PERTINENT EXPERIENCE: Pop quiz. Pretend you’re a junior exec and you receive two query letters, both are pitching crime thrillers. One is written by a kid working as a barista at a Starbucks in the mall. The other is by a 10 year veteran of the Detroit homicide unit. Which catches your eye all else being equal?

EDUCATION: An MFA in screenwriting from USC, UCLA or NYU is impressive. Other colleges are offering screenwriting and film studies tracks. They may not be as impressive as the big three just yet, but they still count as an accomplishment.

MISCELLANEOUS INTRIGUING FACTOIDS: Preferably related to the script. Maybe there’s some article in the NY Times that just happens to cover your subject matter or some other cosmic coincidence. Lastly of all you should include little factoids about yourself. The main point of your query should be your screenplay but you’re also trying to sell yourself. This should not take over your query but a few lines at the end to make yourself stand out can be a good thing.

The rest of the query should be devoted to your story. Expand a little bit on the logline, but don’t go overboard. Remember brevity is the soul of wit. Never more so than with a query letter.

Finally I need to stress this point…

DON’T EVER, EVER LIE

Don’t say you met at a conference months ago if you didn’t really. Don’t say “you requested this script at such and such pitchfest” if it didn’t happen. People do keep notes on that kind of thing. My favorite lie of all time went something like this,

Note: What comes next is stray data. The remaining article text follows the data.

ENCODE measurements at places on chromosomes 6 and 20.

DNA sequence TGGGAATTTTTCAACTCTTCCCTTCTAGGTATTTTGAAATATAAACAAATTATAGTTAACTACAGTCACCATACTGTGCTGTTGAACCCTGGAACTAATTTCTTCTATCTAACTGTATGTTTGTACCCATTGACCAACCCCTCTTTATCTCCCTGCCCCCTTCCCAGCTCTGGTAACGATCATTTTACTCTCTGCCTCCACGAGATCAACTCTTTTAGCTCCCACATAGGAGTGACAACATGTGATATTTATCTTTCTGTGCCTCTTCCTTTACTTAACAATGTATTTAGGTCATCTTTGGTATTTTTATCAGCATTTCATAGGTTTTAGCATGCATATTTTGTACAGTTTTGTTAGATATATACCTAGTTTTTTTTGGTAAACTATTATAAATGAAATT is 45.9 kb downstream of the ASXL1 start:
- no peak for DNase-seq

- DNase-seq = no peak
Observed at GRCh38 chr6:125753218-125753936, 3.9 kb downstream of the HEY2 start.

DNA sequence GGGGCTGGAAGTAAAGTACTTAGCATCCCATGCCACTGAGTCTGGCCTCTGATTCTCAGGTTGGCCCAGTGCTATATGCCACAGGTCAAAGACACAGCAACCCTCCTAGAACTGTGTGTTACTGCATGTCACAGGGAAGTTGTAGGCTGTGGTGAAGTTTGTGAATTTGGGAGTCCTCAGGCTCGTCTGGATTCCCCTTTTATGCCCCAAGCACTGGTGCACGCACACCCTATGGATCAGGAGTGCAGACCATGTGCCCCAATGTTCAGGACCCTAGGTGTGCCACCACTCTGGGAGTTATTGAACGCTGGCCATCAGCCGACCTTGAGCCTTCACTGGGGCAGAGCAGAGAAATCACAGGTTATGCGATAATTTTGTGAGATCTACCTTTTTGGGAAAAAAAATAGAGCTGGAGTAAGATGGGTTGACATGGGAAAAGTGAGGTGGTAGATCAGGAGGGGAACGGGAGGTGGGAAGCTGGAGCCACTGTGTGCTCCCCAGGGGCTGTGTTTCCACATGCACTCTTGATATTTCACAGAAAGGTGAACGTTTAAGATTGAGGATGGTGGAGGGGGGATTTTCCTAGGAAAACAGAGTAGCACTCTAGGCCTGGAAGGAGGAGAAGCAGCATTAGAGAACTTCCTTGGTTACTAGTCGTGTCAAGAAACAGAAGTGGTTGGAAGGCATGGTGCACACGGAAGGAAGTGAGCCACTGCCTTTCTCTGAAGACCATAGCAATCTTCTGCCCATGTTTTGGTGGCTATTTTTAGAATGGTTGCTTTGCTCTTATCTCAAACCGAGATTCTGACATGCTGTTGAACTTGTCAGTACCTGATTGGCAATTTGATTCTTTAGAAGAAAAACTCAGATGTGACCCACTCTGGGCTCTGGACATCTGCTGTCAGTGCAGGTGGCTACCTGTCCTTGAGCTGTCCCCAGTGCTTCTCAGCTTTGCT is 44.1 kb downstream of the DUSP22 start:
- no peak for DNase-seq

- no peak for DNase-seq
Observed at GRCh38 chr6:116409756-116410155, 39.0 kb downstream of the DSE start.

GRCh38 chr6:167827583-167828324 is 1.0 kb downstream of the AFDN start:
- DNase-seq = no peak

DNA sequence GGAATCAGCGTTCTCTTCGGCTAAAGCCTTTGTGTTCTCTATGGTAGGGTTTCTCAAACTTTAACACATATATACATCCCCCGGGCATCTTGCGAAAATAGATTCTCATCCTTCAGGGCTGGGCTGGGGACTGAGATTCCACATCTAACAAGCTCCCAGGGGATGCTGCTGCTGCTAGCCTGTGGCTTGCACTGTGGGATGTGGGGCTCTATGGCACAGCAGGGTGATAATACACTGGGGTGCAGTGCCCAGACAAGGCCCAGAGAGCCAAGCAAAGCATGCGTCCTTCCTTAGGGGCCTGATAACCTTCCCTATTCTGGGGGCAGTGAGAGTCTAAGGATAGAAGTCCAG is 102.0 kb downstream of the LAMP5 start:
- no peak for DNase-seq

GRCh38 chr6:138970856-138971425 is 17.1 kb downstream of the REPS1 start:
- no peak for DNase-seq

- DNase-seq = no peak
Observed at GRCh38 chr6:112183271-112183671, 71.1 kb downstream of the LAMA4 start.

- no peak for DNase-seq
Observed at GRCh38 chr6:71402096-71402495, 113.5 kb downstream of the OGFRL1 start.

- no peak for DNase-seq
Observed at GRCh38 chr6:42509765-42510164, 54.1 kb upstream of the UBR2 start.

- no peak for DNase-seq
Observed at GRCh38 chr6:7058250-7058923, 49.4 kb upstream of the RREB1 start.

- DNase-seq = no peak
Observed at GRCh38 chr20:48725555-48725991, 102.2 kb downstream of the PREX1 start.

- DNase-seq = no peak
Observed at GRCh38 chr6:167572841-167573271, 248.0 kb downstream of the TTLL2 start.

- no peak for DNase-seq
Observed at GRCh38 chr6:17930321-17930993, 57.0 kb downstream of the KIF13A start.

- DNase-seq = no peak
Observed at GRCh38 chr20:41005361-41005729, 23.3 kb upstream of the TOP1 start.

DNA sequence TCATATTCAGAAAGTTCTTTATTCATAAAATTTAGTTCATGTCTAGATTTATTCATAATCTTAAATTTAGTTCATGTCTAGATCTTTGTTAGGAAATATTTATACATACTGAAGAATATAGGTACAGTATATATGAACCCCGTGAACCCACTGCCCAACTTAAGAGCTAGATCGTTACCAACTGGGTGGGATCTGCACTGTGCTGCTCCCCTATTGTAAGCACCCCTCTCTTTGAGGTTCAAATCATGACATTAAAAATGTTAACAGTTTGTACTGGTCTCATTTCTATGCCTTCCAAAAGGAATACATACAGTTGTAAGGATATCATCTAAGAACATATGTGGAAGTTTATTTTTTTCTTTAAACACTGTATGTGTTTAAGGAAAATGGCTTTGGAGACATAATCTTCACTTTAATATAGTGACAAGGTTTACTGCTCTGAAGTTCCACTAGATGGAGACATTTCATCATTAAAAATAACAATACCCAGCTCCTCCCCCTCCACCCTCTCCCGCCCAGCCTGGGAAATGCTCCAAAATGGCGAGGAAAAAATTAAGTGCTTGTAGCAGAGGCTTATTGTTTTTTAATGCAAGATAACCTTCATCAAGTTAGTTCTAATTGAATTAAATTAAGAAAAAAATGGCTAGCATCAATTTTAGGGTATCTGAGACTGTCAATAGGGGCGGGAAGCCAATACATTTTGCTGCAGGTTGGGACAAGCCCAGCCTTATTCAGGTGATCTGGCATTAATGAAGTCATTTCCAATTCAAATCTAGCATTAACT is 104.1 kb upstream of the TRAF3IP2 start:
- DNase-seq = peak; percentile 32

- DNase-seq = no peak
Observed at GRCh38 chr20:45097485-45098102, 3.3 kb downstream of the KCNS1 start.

“I’m really a big time producer. I’m submitting this screenplay under a fake name to see what you really think of it.”

Be professional. You get marked every time you send something in. Unless you want your name to be associated with the words, “desperate” and “liar” always be straight up. Never misrepresent the facts.

After you’ve sent out your queries, time to wait. It can be a bruising process. You collect rejections or never hear back from the majority of people. But hopefully you can get enough read requests. Then the script has to do its job.

6 comments:

  1. Fantastic advice, Mike. I know when I first started out, I could have used these suggestions. Keep spreading the generosity! We at #scriptchat appreciate it. @jeannevb

    ReplyDelete
  2. Great advice Michael. Very helpful.

    Just wondering if there'll be more parts to 'Getting Ready' ... My next blog post over the weekend is going to be about when is a script ready to send out. i.e. when is time to stop? If you're thinking of writing up more posts re getting ready - pls cld you consider this is a subject to address? Would love to hear your thoughts on this subject.

    Hope all's well. mx

    ReplyDelete
  3. Mina,

    Sounds like a great idea. I'll try and get something up on Friday!

    Mike

    ReplyDelete
  4. Awesome! Looking forward to reading it. :)

    ReplyDelete
  5. My editor has a sister company who has helped me out with the pitchsheet. Now I have to wait for a studio or producer to pick my idea out of the database.
    But that can take a long time. What are my other options?

    ReplyDelete
  6. TO MJ Smith,

    I assume you mean you've posted your script on a scriptpipmp.com style site?

    Perfectly okay but realize that is a passive approach to getting your material out there. It doesn't yield the same results as a more active approach will.

    I will address this in a later post.

    Mike
    Mike

    ReplyDelete